Car enthusiasts don’t have similar interests when it comes to choosing their dreams cars. Some may like the luxurious automobile, while others love the weird ones. One particular type of cars that are usually attractive to prospect car buyers and enthusiasts are the classic cars. They are frequently used to describe an older car, but the exact meaning is subject to differences in opinion. Some are very inclusive, considering any older car in fine condition a classic. Others, including the “Concours d’Elegance” and the Classic Car Club of America maintain that 1948 is the last year for the true classics.

Many considered owning one since some thinks that they are more practical and elegant while others would love to have them because of their simplicity and attractiveness. But whatever reason one may have, when buying a classic car, one should consider first some factors to find the right one that best match the future owner’s personality. Here are some of the suggestions that you can follow if you’re still unsure where to begin. This could serve to as your guide.

1. Determine what you are looking for.

2. Do some basic research.

3. Ask the initial questions.

4. Test drive the car.

5. Get a professional inspection.

6. Do the paperwork.

Determine what you are looking for.

When purchasing for an abused/adored/restored or used classic vehicle you have choices ranging from cars that have to be hauled in a trailer because it’s basically just a bunch of loosely connected parts to cars that you want to haul in a trailer to protect its museum quality restoration. Your first level of decision making is to determine where in this spectrum you want start.

Here are some of the basic questions that you could also consider:

  • Do you want to do a major restoration?
  • Are you interested in and capable of doing some mechanical work yourself?
  • Do you want a car you can drive every day?
  • Would you enjoy entering your car in competitions?
  • Do you just want a great looking car to drive on weekends in good weather?
  • Are you buying as an investment?

The answers here will show you how you have measured the flaws you are certainly going to find.

Do some basic research.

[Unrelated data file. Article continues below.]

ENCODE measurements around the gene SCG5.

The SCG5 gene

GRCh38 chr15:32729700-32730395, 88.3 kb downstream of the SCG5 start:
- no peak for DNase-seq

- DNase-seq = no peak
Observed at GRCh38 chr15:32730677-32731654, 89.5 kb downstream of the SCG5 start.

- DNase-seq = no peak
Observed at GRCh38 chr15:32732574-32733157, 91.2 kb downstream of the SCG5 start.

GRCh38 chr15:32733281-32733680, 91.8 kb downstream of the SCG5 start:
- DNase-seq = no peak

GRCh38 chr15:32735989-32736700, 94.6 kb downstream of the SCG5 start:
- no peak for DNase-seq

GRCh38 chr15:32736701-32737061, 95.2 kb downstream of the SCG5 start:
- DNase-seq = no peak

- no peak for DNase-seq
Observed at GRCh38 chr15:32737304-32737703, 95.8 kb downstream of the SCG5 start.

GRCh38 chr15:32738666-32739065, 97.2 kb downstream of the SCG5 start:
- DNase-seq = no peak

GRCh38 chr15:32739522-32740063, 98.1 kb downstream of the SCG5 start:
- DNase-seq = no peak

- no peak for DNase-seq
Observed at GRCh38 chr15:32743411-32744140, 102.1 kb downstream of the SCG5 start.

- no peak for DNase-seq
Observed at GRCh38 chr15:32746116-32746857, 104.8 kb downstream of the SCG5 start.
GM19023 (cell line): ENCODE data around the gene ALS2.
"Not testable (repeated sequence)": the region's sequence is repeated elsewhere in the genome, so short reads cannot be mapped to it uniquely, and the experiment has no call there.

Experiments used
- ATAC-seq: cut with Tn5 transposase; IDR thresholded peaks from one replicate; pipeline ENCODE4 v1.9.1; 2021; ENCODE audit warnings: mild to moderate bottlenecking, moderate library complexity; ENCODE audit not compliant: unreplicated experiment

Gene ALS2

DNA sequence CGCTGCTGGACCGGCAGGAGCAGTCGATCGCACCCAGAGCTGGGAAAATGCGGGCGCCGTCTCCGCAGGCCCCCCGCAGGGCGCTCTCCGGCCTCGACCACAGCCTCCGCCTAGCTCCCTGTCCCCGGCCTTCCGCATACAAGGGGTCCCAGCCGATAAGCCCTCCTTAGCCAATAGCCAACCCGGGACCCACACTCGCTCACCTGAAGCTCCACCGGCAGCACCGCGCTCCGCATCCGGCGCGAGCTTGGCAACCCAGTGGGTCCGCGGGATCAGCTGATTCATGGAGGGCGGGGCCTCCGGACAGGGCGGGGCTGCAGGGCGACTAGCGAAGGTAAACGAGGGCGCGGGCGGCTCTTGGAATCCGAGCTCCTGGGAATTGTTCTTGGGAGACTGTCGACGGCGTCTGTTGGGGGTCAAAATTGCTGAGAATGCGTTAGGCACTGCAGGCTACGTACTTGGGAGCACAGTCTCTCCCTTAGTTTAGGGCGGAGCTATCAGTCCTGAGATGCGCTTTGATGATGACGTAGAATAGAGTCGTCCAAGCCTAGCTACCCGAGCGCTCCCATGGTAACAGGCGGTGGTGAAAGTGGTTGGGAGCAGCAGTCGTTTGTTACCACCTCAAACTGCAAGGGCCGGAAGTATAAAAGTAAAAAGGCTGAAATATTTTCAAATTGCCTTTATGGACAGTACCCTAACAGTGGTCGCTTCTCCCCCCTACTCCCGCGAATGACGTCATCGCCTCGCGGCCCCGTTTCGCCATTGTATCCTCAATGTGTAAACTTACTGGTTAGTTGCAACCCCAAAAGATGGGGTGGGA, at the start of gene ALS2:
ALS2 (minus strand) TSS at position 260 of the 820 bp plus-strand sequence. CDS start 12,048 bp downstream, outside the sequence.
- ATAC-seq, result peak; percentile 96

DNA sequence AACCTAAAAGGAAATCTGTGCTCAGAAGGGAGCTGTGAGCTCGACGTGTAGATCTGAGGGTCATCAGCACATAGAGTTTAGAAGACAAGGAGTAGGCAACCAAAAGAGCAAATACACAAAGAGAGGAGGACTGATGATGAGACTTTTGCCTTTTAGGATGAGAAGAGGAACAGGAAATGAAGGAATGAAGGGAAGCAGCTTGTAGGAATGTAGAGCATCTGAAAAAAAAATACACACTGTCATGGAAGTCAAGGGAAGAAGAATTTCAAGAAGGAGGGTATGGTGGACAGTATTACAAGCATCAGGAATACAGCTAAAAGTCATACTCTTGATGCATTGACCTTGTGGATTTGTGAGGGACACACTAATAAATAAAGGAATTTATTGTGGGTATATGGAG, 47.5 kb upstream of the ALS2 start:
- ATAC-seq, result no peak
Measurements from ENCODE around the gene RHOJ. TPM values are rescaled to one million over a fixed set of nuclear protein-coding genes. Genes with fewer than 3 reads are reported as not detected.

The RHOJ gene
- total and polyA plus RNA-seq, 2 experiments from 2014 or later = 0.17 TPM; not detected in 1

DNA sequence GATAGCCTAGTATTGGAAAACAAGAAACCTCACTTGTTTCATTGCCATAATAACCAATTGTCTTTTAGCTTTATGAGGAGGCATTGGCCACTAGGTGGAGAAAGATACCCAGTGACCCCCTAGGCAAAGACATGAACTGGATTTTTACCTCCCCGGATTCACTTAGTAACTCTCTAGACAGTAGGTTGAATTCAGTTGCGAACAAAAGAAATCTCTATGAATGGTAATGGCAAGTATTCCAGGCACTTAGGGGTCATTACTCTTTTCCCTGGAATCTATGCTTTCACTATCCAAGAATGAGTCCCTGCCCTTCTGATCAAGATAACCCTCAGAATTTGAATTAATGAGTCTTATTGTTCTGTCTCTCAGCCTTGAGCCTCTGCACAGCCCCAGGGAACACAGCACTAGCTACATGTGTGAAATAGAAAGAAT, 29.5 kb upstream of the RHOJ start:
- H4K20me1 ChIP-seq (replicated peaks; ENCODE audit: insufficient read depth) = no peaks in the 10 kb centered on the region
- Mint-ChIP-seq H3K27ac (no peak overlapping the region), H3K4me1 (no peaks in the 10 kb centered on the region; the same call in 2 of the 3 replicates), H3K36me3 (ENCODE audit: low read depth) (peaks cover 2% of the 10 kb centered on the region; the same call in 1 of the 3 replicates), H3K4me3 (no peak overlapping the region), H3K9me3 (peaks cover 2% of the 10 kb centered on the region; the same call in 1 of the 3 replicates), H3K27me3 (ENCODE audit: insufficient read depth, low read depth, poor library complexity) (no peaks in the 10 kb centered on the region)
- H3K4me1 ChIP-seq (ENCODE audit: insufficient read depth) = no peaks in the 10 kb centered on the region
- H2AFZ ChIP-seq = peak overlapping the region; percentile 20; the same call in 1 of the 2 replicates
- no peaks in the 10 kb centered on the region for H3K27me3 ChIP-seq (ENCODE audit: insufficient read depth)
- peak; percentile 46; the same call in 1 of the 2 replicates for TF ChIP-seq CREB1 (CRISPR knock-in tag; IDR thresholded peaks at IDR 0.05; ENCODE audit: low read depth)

If this is your first undertaking, you have to research more to do than an experienced owner. A good investment of your time, even if you are not a first-timer, is to do some pricing research. As a “beginner” you should spend take time reading about some of the characteristics and unusual maintenance requirements of the different models.

You can check out some of the list of cool car clubs at

Ask the initial questions.

When you locate a vehicle you want to purchase, you should be prepared with a list of questions you want answered. You should have an actual-printed of the list to help you remember the important issues and help prevent the conversation from wandering. It will allow you to determine easily the problems. Any car you look at will be 30 to 50 years old (or older). If it was in absolutely perfect condition, the price would be prohibitive unless you are prepared to pay for a museum quality car.

You should keep in mind that there are two basic types of questions: questions with factual answers and questions with opinion answers. Questions like “How long have you owned the car?” and “Have you had problems getting repair parts?” have easy, factual answers. Asking “How does it run?” or “How does it look?” is asking for their opinion. It is my opinion that asking the factual questions first are easier for the seller to answer and help lay the foundation for the opinion question. The answer to “Who does your drive-train and engine repairs?” not only gets you the name of a source of repairs, but also lets you know that repairs have been needed.

Test drive the car.

This is the fun part! However, the reality is that letting you or someone judge it is definitely a mistake. You have to make a clear assessment of the car. Be Prepared! One extra benefit of being prepared is that the seller will realize you are a serious buyer who is likely to discover the car’s weaknesses and perhaps will be more complete in describing the car’s condition. The first things you want to evaluate are the condition of the bodywork and appearance issues. And next you need to confirm the mechanical condition.

Well, goodluck!

~ by khia0486 on May 9, 2008.

%d bloggers like this: